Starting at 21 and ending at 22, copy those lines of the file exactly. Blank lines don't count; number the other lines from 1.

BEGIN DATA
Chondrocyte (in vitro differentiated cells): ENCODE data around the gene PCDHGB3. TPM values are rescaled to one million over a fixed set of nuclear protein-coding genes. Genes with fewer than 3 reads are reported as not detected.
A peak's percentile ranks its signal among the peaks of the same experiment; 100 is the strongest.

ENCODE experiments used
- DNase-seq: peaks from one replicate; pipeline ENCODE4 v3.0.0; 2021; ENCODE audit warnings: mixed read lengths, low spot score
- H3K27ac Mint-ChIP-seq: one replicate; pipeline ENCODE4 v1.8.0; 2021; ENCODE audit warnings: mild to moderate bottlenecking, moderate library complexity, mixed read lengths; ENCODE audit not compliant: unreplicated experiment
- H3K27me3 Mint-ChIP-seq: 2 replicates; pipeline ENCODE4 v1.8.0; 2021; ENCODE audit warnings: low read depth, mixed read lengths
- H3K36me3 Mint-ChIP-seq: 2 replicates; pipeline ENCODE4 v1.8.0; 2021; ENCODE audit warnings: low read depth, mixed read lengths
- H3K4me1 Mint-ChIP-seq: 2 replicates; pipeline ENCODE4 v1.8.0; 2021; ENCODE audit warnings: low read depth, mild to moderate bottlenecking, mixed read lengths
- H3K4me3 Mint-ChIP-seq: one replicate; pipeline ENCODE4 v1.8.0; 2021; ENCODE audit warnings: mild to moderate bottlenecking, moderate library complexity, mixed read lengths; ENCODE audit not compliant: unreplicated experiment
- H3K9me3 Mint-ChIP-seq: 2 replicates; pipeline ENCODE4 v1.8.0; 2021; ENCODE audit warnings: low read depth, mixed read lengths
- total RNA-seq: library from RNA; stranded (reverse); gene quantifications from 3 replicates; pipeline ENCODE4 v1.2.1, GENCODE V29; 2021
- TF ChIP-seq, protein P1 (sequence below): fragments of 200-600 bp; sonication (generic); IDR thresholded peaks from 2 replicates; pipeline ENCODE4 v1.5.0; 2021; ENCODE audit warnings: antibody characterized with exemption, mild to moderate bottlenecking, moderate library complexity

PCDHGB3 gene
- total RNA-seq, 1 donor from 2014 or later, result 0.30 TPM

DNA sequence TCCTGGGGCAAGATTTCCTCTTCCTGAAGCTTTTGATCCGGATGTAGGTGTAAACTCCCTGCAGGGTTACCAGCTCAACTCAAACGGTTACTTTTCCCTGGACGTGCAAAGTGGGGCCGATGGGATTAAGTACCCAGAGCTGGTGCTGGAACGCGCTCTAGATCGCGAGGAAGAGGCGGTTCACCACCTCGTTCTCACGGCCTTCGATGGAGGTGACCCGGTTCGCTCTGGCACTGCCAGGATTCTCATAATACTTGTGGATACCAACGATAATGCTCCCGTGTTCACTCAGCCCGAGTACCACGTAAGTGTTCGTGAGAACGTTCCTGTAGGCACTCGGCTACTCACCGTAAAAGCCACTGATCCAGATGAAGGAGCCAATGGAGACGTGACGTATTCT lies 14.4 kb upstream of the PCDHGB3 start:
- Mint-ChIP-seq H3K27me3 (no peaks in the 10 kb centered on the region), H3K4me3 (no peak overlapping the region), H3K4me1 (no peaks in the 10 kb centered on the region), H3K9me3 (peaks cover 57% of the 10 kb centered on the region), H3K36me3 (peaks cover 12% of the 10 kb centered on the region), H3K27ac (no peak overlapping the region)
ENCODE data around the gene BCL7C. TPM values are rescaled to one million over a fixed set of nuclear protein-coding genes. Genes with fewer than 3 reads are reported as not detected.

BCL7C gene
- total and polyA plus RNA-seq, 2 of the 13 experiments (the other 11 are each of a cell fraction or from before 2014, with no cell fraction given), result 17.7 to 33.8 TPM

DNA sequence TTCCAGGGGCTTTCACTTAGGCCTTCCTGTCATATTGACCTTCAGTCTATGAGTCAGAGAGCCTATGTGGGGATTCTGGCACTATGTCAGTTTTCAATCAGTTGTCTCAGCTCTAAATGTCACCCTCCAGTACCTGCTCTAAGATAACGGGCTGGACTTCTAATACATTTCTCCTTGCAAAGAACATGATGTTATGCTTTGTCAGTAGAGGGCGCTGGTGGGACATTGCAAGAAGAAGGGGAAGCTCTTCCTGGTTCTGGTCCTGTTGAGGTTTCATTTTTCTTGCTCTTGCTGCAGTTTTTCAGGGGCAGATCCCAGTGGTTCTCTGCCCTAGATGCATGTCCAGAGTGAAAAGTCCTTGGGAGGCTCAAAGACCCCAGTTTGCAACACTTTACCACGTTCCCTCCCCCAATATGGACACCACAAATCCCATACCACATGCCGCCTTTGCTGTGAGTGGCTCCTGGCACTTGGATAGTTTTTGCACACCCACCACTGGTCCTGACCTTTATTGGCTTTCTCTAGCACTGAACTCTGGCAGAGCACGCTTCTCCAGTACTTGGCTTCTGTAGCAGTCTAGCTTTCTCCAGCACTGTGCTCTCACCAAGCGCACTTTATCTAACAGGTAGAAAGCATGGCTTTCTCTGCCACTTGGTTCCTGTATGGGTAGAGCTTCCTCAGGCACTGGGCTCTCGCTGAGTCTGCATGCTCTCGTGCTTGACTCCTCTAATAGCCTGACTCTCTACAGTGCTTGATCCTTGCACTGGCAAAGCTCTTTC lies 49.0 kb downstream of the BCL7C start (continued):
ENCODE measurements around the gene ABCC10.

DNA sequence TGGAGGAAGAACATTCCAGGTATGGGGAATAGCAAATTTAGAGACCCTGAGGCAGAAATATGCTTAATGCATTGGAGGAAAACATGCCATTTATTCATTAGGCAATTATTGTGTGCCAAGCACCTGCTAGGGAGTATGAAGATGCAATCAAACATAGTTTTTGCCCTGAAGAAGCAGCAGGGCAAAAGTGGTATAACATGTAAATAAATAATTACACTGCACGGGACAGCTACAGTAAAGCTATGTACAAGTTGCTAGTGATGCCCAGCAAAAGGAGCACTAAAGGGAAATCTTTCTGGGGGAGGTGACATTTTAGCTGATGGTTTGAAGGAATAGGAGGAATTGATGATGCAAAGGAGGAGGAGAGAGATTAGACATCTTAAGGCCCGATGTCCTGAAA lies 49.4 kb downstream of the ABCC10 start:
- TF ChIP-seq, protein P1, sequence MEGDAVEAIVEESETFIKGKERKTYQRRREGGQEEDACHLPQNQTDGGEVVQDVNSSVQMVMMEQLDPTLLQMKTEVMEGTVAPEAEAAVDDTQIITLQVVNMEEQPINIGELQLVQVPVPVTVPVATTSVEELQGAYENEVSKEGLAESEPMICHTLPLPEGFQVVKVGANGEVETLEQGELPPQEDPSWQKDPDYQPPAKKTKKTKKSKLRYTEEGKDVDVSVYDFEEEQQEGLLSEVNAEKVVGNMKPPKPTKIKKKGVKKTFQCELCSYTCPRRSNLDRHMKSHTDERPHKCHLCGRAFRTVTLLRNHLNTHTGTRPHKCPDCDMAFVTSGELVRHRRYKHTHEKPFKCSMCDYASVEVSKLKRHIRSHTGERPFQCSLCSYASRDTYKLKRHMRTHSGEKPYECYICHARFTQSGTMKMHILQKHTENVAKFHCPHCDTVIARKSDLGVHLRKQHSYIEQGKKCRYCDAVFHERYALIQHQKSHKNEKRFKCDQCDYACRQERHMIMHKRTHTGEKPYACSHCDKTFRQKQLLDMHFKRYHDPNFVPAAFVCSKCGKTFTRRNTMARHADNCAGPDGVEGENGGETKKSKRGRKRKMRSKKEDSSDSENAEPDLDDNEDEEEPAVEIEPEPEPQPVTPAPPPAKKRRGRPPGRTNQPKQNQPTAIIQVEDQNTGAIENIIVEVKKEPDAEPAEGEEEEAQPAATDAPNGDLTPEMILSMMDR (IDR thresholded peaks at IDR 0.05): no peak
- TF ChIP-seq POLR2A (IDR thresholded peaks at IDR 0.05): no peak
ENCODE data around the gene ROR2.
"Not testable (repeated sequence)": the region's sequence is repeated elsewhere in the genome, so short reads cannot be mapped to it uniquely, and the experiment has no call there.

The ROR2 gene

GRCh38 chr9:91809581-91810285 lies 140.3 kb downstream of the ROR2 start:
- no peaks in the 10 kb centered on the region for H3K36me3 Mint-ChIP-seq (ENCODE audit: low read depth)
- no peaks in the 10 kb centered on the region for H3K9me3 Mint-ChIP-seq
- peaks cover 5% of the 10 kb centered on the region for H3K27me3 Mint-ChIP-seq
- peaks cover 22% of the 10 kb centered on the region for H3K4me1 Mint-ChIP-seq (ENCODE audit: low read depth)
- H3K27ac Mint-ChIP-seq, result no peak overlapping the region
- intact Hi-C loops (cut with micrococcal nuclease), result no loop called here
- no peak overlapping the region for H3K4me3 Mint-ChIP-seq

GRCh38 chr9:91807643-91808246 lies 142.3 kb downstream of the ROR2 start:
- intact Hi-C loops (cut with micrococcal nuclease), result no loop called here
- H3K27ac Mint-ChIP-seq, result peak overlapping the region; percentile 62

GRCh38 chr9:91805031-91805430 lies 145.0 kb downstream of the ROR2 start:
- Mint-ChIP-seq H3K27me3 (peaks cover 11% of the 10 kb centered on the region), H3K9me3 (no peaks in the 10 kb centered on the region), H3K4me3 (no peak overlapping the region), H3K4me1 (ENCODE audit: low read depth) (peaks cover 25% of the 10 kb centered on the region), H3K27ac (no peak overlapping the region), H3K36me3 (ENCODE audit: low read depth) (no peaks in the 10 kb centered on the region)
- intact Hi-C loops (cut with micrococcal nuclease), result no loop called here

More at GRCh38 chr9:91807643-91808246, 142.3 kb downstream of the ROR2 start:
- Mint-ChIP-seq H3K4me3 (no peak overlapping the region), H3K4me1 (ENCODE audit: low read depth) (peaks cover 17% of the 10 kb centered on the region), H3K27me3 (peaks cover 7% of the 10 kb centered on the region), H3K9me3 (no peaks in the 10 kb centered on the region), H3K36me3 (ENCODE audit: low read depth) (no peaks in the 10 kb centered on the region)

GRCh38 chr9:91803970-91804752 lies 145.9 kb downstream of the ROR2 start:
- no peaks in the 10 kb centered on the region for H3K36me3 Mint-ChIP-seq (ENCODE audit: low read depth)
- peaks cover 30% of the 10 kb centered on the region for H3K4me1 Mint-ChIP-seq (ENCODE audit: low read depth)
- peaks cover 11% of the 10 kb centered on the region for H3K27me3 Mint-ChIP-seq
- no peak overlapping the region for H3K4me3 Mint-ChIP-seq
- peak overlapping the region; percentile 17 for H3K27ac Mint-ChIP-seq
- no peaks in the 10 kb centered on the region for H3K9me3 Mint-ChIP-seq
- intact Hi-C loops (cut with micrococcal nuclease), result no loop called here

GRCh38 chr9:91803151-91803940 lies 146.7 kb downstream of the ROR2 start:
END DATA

ENCODE measurements around the gene ABCC10.

DNA sequence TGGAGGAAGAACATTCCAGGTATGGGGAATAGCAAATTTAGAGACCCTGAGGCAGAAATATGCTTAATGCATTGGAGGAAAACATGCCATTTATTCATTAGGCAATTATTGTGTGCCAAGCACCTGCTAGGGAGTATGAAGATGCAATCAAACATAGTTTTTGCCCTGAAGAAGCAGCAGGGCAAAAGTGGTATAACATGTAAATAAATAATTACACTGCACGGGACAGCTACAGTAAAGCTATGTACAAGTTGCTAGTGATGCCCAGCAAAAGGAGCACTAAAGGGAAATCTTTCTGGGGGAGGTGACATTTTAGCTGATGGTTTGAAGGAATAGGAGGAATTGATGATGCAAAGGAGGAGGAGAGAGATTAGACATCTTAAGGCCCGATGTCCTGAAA lies 49.4 kb downstream of the ABCC10 start: